Updated: July 4, 2020 8:01:21 pm
This week, University of Helsinki academic Teivo Teivainen noticed that Finland’s Air Force Command had suddenly stopped using an old emblem that featured a swastika with a pair of wings, replacing it with a new emblem featuring a golden eagle. A BBC report quoted a spokesperson confirming the move, saying: “As unit emblems are worn on uniform, it was considered impractical and unnecessary to continue using the old unit emblem, which had caused misunderstandings from time to time.”
While the use of the swastika was stopped on planes of the Finnish Air Force after the Second World War, unit emblems, unit flags and uniforms had continued to feature the symbol. The revised emblem had been in use since at least 2017.
Why was this symbol used?
The symbol arrived in Finland in 1918 when Swedish Count Eric von Rosen gifted a Thulin Typ D plane to the Finnish air force, long before the symbol became associated with the Nazis. The plane featured a symbol of a blue swastika on a white background that Rosen would consider a good luck charm and at that time was in no way associated with anti-Semitisim or the crimes of the Nazis.
This symbol then began to be more widely used by the Finnish air force as a representative insignia. Incidentally, Rosen’s sister Carin von Kantzow later married Hermann Göring, who was one of the most prominent and powerful members of the Nazi party. Despite the use of this insignia, researchers say its continued use was not an endorsement of the Nazi party. Finland itself was aligned with Nazi Germany during the Second World War.
The Finnish, Swedish and Norwegian Air Forces train regularly together in the North. On 1 July, three Finnish F/A-18s flew a Cross Border Training mission with two Royal Norwegian Air Force F-16s. 🇫🇮 🇳🇴 #ilmavoimat #finaf pic.twitter.com/Fi6dM4KCss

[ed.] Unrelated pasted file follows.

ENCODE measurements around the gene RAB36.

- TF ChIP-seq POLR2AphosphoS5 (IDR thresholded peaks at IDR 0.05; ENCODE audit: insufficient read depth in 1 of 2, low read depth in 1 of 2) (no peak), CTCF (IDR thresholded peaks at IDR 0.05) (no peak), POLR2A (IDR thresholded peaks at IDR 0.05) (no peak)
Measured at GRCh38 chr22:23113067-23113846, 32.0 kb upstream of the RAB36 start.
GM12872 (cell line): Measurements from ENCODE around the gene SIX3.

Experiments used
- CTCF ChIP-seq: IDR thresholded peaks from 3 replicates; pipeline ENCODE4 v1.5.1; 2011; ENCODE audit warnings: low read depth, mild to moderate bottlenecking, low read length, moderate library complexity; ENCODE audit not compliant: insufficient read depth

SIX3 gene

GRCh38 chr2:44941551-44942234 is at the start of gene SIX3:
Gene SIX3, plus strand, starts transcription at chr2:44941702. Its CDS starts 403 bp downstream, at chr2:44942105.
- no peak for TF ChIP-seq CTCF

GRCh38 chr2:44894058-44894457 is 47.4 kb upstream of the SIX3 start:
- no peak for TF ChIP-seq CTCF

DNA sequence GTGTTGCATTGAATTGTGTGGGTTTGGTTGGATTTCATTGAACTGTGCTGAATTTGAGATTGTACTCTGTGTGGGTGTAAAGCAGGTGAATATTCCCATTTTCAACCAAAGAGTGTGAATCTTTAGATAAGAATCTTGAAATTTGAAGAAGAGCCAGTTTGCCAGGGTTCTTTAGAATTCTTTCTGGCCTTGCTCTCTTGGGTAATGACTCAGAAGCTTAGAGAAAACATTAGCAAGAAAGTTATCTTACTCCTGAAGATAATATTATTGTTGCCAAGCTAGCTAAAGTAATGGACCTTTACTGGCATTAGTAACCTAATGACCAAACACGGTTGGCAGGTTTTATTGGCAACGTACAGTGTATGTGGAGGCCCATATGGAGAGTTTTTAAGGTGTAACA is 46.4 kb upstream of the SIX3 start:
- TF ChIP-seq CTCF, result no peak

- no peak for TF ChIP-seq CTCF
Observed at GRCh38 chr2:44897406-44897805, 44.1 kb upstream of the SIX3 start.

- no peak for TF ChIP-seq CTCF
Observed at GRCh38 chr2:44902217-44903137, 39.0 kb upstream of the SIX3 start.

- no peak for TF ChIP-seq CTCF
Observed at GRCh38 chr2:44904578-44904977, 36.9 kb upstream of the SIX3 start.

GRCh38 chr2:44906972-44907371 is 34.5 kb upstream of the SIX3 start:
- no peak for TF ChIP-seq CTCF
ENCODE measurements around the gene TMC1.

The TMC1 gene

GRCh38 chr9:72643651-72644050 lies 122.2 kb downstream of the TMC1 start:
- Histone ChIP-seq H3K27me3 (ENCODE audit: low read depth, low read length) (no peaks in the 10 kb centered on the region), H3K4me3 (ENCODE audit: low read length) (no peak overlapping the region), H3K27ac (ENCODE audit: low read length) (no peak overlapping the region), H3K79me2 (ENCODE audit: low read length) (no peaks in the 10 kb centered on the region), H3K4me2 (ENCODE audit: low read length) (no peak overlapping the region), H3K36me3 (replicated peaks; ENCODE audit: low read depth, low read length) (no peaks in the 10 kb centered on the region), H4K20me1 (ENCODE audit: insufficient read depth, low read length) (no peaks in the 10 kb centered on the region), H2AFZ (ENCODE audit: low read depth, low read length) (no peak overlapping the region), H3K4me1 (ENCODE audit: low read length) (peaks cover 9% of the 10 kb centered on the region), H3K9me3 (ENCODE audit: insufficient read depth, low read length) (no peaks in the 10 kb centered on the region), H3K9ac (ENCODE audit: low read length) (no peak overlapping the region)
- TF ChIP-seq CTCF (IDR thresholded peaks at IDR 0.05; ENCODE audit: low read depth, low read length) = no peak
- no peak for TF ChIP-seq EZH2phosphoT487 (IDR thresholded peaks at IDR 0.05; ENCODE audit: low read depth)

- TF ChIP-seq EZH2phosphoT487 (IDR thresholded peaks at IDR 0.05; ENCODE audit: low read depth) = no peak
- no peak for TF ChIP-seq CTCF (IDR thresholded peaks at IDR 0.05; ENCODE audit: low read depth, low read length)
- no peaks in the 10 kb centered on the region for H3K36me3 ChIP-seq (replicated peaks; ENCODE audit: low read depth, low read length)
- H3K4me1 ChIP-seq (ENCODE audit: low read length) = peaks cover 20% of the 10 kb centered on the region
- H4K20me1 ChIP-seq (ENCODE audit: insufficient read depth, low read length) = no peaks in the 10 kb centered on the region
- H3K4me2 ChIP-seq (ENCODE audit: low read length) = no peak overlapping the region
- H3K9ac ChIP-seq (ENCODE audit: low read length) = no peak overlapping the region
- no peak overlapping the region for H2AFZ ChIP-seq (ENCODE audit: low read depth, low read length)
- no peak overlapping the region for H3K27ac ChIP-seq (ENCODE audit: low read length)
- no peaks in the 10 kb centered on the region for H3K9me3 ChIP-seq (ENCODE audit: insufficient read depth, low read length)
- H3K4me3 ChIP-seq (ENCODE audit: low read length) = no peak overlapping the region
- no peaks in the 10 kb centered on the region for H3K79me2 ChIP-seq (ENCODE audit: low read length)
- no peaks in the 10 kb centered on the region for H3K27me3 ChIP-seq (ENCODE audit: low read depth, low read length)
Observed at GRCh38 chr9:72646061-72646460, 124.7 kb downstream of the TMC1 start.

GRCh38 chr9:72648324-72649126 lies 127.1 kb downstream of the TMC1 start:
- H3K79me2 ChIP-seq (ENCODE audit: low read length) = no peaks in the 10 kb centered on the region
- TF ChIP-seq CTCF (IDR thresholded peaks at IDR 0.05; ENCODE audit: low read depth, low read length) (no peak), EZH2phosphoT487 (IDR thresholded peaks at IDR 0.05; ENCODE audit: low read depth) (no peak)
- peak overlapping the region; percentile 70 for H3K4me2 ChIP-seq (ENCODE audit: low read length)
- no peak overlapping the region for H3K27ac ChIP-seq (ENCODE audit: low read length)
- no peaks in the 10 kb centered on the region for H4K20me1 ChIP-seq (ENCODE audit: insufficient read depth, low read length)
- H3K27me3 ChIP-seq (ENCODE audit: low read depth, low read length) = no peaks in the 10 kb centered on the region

— Ilmavoimat (@FinnishAirForce) July 2, 2020
Where in Finland is the symbol still used?
Finland’s Air Force Academy still uses the swastika in its symbol. Several old aircraft in the Finnish Air Force Museum still depict this symbol. According to local news reports, foreigners visiting the country are often taken aback when they see the symbol on various objects associated with the air force’s history, following which the context is explained to them.
The Air Force’s spokesperson had acknowledged in the official statement that the use of the swastika in the old insignia “had caused misunderstandings from time to time”, attributing it as one reason behind the decision to replace it.
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According to a BBC report, Teivainen believes that for many in Finland, the symbol was another decorative design element and they did not associate it with the Nazi party. Buildings in the country from the 1920s also feature design elements that incorporate this symbol.
The flag of Finland’s president also features the Cross of Freedom in the top left corner in yellow, and upon closer inspection shows that it is actually a swastika, indicating its widespread use in design in Finland.
According to some news reports, there has also been concern that the symbol may be appropriated for use by the growing far-right in the country.
Why is it being changed now?
Although it has been a subject of discussion for the past few years, Teivainen told the BBC that a decision to replace the symbol after more than a century shouldn’t come as a surprise. Perhaps the government is considering how the continued use of the symbol may impact Finland’s youth and how they view the use of the symbol by the military, he said.
Finland’s next door neighbour Russia may negatively interpret the use of the symbol, Teivainen said. However, it was not immediately clear whether Russia had ever objected to or criticised the use of the swastika in various aspects of design in Finland.
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